The Post-Rebel Electoral Parties (PREP) dataset offers an important new tool to study the transformation of rebel groups into political parties. It provides longitudinal data on the electoral participation and performance in national elections of political parties formed by armed opposition groups after civil war. Post-rebel electoral parties sit at the center of overlapping research agendas that address how best to build durable peace, and how to build resilient political systems and capable states after devastating conflict. A better understanding of how and why these parties participate and perform in elections over time is critical to any assessment of liberal peacebuilding. These parties – their strategic choices, organizational development, and impact on the political systems in which they participate – are also relevant to the broader study of comparative democratization, political parties, and party systems. Our dataset follows these parties forward through up to three decades of participation in postwar electoral politics. The current version of the data consists of 78 distinct parties derived from 56 conflict actors. The data cover 322 legislative election years and 216 executive elections in 39 countries over 30 years (1990–2021). This article describes the data and articulates the need for and motivation behind the dataset. We then illustrate the relevance of the data by testing the impact of rebel participation on the long-term peace.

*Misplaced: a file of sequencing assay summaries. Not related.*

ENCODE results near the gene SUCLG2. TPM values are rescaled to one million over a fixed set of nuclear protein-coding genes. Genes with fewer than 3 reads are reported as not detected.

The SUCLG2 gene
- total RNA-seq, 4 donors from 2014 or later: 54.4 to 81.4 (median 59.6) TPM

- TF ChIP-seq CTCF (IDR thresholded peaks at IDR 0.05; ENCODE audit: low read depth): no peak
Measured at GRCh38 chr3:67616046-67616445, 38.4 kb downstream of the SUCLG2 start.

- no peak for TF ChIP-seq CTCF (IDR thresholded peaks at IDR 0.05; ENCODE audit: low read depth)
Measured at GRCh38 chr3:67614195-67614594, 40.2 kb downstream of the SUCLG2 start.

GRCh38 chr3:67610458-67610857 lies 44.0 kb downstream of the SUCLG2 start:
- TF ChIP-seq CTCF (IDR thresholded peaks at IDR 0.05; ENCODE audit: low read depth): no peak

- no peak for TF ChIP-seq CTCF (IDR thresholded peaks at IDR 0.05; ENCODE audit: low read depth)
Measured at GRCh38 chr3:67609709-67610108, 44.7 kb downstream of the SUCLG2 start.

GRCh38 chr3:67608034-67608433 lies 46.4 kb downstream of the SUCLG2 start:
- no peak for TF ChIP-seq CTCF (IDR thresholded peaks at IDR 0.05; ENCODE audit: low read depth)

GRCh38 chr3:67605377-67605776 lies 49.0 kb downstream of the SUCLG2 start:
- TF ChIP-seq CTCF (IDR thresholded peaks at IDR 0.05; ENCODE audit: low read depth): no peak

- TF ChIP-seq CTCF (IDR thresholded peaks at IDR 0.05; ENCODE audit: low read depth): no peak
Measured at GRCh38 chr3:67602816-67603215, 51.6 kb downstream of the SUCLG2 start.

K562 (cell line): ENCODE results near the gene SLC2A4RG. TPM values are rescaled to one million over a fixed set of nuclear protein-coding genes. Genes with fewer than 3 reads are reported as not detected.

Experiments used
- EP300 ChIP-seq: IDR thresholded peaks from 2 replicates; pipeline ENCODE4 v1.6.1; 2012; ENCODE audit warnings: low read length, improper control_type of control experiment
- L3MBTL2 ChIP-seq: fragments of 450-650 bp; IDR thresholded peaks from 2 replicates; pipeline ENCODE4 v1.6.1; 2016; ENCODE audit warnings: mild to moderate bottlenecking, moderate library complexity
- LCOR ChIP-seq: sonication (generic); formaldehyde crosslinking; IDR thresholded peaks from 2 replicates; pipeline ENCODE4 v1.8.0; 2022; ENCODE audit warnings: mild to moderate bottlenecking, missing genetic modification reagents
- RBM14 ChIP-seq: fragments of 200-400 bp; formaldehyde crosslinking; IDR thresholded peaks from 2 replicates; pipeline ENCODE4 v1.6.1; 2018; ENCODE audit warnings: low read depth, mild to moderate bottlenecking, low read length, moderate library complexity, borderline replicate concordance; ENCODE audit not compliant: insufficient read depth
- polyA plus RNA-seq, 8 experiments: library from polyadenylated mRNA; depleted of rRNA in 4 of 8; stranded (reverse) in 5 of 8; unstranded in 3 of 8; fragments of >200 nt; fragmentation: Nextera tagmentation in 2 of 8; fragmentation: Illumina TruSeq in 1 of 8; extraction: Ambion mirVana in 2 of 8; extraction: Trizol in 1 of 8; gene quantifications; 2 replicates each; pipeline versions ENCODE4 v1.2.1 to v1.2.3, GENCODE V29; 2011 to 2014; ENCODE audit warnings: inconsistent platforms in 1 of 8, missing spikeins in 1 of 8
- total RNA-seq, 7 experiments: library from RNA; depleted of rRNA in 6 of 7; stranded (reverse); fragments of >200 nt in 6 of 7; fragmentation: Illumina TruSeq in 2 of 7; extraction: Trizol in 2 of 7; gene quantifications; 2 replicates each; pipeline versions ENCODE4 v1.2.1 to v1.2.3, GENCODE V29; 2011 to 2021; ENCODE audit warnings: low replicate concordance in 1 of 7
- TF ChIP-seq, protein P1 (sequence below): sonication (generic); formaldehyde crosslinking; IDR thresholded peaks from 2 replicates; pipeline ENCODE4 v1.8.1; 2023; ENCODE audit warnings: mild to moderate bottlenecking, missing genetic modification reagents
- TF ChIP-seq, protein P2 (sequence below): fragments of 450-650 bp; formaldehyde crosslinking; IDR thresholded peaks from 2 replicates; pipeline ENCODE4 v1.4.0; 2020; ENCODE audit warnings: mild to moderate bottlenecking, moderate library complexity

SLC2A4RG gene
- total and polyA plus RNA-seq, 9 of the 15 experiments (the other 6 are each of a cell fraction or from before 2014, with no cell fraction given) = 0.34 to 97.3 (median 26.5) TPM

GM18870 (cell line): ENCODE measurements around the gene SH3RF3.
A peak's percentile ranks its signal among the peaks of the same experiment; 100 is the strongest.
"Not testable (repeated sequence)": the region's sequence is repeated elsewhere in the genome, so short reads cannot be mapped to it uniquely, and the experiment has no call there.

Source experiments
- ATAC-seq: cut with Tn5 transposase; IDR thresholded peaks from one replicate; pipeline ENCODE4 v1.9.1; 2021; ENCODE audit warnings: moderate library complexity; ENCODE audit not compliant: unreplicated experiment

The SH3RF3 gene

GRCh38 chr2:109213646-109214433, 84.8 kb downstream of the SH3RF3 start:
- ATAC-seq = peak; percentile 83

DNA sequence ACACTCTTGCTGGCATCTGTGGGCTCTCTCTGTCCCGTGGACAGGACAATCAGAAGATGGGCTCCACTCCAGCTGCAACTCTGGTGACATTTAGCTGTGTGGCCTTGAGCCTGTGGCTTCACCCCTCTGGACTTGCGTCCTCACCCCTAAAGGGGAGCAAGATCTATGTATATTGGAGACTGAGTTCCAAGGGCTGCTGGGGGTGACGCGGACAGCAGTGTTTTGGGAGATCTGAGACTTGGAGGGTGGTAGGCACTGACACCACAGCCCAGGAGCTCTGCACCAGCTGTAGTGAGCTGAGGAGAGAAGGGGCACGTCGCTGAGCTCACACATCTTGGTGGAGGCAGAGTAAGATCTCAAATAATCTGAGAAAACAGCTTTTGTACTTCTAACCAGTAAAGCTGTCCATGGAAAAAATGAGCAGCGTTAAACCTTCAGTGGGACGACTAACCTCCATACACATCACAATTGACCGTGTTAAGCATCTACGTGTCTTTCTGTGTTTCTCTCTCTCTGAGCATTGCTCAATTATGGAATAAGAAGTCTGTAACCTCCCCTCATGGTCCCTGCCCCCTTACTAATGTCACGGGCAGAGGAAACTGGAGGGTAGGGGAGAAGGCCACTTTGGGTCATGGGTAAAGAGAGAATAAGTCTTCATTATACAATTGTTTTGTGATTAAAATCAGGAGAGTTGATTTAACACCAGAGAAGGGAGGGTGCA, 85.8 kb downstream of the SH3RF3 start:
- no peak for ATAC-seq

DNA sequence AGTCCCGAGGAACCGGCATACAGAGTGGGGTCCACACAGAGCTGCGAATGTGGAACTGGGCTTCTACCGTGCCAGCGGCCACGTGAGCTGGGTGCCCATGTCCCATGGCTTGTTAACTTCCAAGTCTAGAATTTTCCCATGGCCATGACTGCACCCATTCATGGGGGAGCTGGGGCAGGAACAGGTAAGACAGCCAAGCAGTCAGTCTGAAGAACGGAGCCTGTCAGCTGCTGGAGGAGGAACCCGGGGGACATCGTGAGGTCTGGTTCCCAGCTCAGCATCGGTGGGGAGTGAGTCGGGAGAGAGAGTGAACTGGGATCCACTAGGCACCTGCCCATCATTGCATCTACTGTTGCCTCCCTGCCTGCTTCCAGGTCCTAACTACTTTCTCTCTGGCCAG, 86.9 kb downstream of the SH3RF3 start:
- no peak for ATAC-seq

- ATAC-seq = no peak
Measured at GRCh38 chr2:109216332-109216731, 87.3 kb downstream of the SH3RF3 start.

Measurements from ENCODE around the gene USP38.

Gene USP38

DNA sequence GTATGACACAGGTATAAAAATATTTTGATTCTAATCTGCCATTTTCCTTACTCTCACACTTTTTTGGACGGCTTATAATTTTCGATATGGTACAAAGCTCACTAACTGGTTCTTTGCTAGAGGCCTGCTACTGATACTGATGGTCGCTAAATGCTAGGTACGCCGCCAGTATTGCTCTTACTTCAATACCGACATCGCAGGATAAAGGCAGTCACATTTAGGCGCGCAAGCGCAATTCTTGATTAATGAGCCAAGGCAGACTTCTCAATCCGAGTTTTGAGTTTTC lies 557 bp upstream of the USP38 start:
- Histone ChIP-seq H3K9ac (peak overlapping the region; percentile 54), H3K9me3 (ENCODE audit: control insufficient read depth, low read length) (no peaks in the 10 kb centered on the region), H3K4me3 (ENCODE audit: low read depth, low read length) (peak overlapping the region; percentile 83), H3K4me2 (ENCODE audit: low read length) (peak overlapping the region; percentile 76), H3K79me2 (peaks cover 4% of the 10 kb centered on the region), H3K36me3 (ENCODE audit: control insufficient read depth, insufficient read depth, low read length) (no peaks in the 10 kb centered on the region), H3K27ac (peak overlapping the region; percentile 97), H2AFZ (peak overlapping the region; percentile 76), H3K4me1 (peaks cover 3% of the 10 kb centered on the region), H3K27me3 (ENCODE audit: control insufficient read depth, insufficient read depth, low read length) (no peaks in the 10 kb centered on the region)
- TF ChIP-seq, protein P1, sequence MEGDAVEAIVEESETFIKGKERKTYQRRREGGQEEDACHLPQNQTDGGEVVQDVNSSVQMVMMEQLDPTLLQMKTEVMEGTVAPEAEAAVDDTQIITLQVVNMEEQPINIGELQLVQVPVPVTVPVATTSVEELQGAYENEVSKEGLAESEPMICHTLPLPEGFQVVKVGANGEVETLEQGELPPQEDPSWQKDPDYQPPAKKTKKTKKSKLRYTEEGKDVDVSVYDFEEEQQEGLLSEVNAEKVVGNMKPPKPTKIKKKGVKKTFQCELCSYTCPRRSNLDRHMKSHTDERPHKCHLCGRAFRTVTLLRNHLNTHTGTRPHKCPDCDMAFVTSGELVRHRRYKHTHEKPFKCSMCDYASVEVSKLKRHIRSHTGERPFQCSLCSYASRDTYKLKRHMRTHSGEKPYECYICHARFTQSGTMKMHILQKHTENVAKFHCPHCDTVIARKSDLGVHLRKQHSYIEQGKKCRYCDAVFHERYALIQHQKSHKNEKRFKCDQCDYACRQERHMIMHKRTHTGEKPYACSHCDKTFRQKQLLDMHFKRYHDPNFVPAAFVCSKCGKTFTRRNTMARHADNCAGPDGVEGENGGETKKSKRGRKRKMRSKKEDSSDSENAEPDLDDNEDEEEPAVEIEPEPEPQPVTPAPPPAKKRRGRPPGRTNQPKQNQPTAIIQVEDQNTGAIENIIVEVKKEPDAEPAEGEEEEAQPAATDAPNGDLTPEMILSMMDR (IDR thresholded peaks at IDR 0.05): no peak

This was originally published on SAGE Publications Ltd: Journal of Peace Research: Table of Contents.